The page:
** [=MiGs=] appear a limited number of times in each level however, meaning you can start with a F-15E that's fully air-to-air to deal with the [=MiGs=], then switch over to the fully air-to-ground A-10 and take care of the rest.
* FriendOrFoe: Be careful where you're aiming. If you hit your own troops, it '''will''' make the news.
** If you're using AIM-65 Mavericks, you'll see an indicator in the top left corner of the screen telling you if you've locked onto a friendly or enemy target.
* HeroInsurance: [[AvertedTrope World opinion will say otherwise]] if you bomb civilian buildings during your missions.
* HighSpeedMissileDodge: Your aircraft can out-turn missiles, and in many case it's possible to shake off missiles through sheer maneuvers alone. This is handy for managing your supplies rating, since expended countermeasures are counted the same as expended munitions.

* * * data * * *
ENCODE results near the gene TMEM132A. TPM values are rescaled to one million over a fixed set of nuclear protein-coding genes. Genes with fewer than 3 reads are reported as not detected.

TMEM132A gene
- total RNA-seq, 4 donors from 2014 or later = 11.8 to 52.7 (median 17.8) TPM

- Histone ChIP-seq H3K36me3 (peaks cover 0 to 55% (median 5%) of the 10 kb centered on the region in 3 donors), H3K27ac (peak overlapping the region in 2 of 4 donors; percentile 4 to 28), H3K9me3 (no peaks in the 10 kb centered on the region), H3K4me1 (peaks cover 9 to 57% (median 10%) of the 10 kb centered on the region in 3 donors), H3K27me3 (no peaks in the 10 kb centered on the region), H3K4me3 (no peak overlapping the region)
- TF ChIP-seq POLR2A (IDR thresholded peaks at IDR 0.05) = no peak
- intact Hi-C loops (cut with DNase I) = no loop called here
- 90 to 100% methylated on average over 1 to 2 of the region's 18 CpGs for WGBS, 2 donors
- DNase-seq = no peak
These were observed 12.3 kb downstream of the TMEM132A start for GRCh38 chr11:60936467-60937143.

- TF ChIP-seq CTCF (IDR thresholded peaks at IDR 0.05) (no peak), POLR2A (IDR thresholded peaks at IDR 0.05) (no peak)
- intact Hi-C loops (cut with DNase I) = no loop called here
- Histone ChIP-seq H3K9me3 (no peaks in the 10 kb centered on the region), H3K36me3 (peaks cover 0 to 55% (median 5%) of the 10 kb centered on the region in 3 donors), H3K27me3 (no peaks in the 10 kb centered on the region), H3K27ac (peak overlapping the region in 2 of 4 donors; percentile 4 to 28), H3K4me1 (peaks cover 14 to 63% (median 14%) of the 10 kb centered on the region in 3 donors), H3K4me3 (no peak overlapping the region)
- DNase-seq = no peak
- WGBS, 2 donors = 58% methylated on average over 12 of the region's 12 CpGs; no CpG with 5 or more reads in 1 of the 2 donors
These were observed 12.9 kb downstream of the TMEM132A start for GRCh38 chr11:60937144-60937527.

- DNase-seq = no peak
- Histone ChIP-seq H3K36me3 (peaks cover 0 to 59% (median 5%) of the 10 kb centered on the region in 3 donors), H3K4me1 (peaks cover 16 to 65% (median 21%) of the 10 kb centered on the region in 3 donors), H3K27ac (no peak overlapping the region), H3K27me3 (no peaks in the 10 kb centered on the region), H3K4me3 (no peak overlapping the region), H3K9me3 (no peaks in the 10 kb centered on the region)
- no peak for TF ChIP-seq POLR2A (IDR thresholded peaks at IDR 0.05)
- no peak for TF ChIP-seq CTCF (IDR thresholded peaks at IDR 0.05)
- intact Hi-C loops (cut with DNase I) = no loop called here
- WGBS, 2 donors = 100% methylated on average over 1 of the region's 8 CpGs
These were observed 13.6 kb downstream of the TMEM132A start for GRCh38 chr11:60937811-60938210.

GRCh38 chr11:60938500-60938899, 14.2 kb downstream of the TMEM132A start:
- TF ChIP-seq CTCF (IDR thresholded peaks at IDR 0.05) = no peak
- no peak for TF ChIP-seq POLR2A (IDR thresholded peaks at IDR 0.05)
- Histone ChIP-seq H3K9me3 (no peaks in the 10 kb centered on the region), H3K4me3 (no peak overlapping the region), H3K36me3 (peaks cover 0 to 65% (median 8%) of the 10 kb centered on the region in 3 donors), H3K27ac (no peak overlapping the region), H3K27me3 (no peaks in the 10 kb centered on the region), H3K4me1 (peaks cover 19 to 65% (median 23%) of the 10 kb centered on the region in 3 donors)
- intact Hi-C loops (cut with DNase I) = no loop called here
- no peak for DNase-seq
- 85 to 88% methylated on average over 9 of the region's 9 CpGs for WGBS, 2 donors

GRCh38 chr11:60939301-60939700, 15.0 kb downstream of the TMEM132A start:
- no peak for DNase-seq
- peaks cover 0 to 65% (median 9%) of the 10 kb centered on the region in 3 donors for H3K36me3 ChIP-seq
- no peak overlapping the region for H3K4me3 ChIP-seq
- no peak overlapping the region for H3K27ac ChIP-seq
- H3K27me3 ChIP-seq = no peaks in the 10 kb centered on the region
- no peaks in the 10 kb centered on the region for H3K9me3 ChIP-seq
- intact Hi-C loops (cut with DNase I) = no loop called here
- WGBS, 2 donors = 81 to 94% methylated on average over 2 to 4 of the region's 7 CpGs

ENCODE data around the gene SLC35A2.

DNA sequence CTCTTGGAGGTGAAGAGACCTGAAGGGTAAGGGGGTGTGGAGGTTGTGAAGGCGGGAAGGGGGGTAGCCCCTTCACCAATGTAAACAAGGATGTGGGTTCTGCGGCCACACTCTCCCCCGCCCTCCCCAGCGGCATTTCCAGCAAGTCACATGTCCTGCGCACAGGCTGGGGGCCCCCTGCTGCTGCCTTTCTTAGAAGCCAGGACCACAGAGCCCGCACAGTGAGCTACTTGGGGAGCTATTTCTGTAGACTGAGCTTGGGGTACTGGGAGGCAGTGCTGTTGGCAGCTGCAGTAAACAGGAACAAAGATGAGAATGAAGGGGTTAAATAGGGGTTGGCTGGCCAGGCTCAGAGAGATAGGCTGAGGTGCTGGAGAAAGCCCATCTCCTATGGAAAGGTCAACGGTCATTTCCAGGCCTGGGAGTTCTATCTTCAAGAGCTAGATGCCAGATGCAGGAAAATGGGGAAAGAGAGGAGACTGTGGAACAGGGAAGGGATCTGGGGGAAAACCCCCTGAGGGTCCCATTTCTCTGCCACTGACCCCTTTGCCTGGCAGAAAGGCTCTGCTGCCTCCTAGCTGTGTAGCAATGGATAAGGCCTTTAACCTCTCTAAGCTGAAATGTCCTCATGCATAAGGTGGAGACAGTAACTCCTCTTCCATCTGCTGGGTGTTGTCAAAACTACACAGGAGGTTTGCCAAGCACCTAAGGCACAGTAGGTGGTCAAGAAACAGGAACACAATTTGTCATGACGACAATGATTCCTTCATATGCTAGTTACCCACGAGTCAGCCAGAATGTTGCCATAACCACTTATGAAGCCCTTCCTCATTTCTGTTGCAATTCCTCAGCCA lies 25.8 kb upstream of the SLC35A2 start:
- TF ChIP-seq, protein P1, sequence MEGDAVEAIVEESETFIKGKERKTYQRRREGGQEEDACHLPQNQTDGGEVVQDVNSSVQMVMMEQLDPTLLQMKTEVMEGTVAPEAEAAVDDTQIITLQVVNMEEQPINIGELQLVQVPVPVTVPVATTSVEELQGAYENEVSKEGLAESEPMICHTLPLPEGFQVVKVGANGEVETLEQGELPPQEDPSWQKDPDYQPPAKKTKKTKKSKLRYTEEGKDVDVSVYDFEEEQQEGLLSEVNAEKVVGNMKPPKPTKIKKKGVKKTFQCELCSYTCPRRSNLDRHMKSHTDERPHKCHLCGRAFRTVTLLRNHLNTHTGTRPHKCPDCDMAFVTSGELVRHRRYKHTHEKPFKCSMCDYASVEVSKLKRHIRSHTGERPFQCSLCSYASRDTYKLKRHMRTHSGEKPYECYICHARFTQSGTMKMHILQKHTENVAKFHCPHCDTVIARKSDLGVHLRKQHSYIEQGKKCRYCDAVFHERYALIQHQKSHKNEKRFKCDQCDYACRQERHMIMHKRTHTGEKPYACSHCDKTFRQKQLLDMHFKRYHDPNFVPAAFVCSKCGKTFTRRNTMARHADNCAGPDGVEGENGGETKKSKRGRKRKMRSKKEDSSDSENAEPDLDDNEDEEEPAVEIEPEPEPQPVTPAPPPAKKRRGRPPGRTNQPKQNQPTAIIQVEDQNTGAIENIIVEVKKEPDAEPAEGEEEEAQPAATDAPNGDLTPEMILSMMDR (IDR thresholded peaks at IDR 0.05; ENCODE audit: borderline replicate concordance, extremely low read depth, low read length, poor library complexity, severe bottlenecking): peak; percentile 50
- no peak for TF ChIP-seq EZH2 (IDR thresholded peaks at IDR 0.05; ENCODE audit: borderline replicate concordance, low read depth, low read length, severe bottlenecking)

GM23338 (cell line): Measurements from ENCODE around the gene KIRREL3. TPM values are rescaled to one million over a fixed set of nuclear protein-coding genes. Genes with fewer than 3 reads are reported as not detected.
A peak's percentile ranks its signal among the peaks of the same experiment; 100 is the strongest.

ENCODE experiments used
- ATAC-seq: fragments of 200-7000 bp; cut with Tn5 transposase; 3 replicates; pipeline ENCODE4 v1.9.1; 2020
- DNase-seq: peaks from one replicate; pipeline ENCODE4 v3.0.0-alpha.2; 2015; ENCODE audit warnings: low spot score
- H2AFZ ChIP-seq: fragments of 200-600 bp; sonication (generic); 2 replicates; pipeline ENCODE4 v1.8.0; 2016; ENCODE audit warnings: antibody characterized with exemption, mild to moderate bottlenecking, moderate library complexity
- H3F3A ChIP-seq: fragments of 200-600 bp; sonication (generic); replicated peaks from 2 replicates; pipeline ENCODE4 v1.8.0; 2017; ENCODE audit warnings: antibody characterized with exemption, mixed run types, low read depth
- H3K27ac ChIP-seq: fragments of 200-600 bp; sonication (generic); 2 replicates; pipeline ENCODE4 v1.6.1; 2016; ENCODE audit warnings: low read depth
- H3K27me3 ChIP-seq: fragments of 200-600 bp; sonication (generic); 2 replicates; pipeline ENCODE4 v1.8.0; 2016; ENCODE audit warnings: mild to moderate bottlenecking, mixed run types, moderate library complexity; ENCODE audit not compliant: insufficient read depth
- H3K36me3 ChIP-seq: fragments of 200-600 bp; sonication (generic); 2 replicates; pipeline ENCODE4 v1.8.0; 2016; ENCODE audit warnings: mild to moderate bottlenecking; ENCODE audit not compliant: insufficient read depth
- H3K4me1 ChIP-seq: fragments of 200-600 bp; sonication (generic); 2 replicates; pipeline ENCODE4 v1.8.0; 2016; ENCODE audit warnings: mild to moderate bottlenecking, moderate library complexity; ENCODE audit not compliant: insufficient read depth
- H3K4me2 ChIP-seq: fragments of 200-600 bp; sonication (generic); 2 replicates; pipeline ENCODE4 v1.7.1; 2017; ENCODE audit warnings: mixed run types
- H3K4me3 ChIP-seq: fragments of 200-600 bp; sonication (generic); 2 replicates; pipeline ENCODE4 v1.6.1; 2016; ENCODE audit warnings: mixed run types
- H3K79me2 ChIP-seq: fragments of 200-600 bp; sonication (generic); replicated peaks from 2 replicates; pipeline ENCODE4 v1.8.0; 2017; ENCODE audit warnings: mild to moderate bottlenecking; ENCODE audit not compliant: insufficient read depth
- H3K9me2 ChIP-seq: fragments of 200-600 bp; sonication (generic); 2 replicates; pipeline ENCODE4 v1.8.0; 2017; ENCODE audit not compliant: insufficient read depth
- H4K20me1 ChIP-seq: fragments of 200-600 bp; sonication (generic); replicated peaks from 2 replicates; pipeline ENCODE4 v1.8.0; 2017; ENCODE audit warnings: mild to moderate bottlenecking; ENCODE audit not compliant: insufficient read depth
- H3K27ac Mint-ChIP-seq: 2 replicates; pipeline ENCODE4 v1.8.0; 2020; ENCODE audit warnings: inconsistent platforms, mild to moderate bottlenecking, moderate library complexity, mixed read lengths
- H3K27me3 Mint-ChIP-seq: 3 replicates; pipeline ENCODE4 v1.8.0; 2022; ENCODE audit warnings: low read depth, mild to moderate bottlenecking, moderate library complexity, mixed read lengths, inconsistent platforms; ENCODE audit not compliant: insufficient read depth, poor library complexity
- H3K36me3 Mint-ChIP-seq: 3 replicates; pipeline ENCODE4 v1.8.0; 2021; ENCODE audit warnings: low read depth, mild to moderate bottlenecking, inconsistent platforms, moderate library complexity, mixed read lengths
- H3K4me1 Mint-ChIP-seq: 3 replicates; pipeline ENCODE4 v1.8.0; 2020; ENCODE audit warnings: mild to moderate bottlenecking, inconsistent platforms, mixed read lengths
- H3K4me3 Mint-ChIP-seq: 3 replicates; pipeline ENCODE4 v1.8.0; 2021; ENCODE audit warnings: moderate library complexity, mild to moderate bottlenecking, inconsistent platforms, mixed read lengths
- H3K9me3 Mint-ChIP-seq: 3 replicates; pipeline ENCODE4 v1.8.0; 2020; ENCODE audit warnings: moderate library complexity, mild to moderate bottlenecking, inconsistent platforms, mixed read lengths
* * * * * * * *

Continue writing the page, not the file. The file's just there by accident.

* HeroWithBadPublicity: GNN will air reports highlighting your screw-ups if you screw up too much.
* HundredPercentAdorationRating: If you manage to keep a high Opinion rating, GNN will run reports extolling the weapons and technology being used to fight the war.
* [[ItsUpToYou It's Up To You]]: No effort is made to make you feel like you're part of a larger air campaign, as your plane seems to be the only Coalition combat aircraft in the skies. There's plenty of friendly forces on the ground, but they mostly mill around doing nothing, and rarely fire on enemy forces.
* LawyerFriendlyCameo: Most things in the game are unmistakably renames and references to the real [[UsefulNotes/TheGulfWar GulfWar]].